A look behind the scenes of Lubumbashi’s research industry (part one)
The requirements and rigor of empirical research often force Western researchers to work in environments of which they do not completely understand the cultural, geographical and sometimes linguistic complexity. Hence the idea of being accompanied by another local researcher or by a guide who knows the habits and customs of the environment in which the research takes place.
In January 2012, Jeroen Cuvelier came to Katanga to do short-term fieldwork in Kasumbalesa, a town situated at more or less 90 kilometers from Lubumbashi, on the border between the Democratic Republic of Congo and Zambia. The study focused on the single window system, a tax management method approved by the DRC government as it is already the case in several other African countries, including Zambia. The importance of the research theme and the challenges associated with doing fieldwork in a complex environment such as Kasumbalesa made it necessary for Jeroen to be accompanied by a collaborator for a good data collection. This led him to contact Olivier Kahola Tabu, a professor of social sciences and a former researcher at the Observatory of Urban Change at the University of Lubumbashi. For several reasons, Olivier decided to put Jeroen in touch with me. Not only did I spend several years working for the Observatory myself, carrying out empirical surveys about a wide variety of socio-economic, health, demographic and other issues, but I also held a degree in sociology from the Faculty of Social Sciences of the University of Lubumbashi, obtained in 2005.
During our first meeting at the office of the Observatory, Jeroen and I started off at the wrong foot. After a talk of about 30 minutes, we had failed to find an agreement about the daily fee I would receive for my contribution to the research. I rejected Jeroen’s initial proposal to work for 30US$ per day and was considering to withdraw from the project, when he eventually made me a final offer, raising the daily fee by an additional 10US$. Having found an agreement about the finances, we immediately set to work, fixing the work agenda and listing the people we wanted to meet for interviews. As I will explain below, our difficulties in reaching an agreement about the financial aspects of the fieldwork were in large part due to our failure to make explicit our respective norms and ideas about fair compensation for different types of research services.
Research in a precarious society
Congolese universities, in most cases, do not have the necessary budgets to be able to meet the overall needs of research, a difficult situation that does not offer a chance for Congolese researchers to occupy themselves with data collection, analysis and writing in a proper and dignified manner. Those who are trying to immerse themselves in research in the DRC therefore accept to run all possible risks, sometimes even using their own means to achieve more or less acceptable results.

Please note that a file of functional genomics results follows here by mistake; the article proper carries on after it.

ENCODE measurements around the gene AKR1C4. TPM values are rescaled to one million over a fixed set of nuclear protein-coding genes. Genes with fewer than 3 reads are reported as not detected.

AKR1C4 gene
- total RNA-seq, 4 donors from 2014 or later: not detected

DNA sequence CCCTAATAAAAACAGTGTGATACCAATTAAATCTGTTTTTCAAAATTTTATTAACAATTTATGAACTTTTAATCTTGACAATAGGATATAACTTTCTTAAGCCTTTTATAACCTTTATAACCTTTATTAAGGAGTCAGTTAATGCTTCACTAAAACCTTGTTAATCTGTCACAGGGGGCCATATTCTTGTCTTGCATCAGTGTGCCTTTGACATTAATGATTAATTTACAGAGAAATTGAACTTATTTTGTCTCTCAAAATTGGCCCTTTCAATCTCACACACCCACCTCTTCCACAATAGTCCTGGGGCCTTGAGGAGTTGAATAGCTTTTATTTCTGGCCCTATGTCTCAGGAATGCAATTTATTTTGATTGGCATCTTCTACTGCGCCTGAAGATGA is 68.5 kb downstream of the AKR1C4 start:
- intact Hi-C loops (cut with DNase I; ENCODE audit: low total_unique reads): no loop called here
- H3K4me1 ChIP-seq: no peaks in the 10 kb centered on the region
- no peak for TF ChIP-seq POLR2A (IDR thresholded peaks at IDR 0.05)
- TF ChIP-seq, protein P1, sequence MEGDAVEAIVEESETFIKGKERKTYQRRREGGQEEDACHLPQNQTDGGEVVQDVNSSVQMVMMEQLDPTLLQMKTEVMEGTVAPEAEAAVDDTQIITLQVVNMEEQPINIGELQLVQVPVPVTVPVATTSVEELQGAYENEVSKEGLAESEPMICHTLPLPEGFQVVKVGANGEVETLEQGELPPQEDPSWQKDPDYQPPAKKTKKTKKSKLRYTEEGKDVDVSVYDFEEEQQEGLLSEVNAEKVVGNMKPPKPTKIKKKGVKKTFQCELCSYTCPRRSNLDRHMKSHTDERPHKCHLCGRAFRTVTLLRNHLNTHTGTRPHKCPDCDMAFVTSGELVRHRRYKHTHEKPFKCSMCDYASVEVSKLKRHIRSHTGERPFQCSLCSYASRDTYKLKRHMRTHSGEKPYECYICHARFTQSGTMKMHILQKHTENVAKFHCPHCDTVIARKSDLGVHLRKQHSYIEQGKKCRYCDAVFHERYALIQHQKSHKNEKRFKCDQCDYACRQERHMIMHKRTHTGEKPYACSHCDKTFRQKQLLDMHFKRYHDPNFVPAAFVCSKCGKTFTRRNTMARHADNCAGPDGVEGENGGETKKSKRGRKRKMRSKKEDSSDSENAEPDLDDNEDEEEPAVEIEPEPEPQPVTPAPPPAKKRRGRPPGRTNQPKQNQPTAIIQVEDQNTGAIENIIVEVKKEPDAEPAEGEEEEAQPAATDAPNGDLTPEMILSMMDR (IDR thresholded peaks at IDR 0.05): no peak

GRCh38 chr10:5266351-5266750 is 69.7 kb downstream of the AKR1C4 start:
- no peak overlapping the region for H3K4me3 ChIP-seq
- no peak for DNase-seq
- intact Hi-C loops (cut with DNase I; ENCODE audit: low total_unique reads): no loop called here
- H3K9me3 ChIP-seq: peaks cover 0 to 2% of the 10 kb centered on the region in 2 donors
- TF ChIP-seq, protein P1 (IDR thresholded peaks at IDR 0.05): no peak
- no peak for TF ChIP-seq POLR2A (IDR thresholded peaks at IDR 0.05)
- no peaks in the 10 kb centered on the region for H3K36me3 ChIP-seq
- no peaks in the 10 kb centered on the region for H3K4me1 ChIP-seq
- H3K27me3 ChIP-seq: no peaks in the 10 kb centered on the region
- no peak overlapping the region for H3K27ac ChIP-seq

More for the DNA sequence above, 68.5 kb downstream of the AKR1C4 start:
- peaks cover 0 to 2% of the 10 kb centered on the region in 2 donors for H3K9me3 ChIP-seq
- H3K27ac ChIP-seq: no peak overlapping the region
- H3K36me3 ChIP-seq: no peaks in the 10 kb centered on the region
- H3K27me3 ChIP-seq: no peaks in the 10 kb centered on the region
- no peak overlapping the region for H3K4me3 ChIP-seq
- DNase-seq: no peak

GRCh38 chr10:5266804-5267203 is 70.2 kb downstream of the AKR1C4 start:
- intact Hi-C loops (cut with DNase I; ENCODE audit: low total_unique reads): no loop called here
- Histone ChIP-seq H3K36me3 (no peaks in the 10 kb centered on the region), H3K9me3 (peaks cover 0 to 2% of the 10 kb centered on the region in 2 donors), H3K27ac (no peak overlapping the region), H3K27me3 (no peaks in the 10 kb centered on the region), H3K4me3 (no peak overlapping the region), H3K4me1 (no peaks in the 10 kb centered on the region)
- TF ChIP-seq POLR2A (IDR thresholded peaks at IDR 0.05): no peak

Nevertheless, although life remains precarious for Congolese researchers and often prevents them from producing high quality scientific knowledge, several basic researches are sponsored and carried out either by international organizations or by Western universities in collaboration with local researchers, commonly called enquêteurs (investigators).
In these types of studies, it is often a question of setting up research teams who have previously followed a training on research techniques and fieldwork ethics. Once at the end of the training, each team formed includes a number of enquêteurs led either by a chef d’équipe (team leader) or by a superviseur (supervisor). The latter keeps track of activities during the course of the study and even afterwards in order to correct errors made by the enquêteurs. It should be noted here that in many cases, supervisors and team leaders are often local, especially when it is a research that covers a large area and requires the presence of a large number of investigators and supervisors. However, it is not excluded to see Western researchers doing the supervision of field teams. This often happens in cases where there is a small team of three or four people. In this case, the Western researcher carries out fieldwork at the same time as the locals and directs all operations as a supervisor. Apart from two categories noted above, there is a third category called “consultants”, which is composed of researchers already trained and with proven field experience. In many cases, they are used as experts and they often have a different treatment than that of a supervisor or team leader and that of an investigator.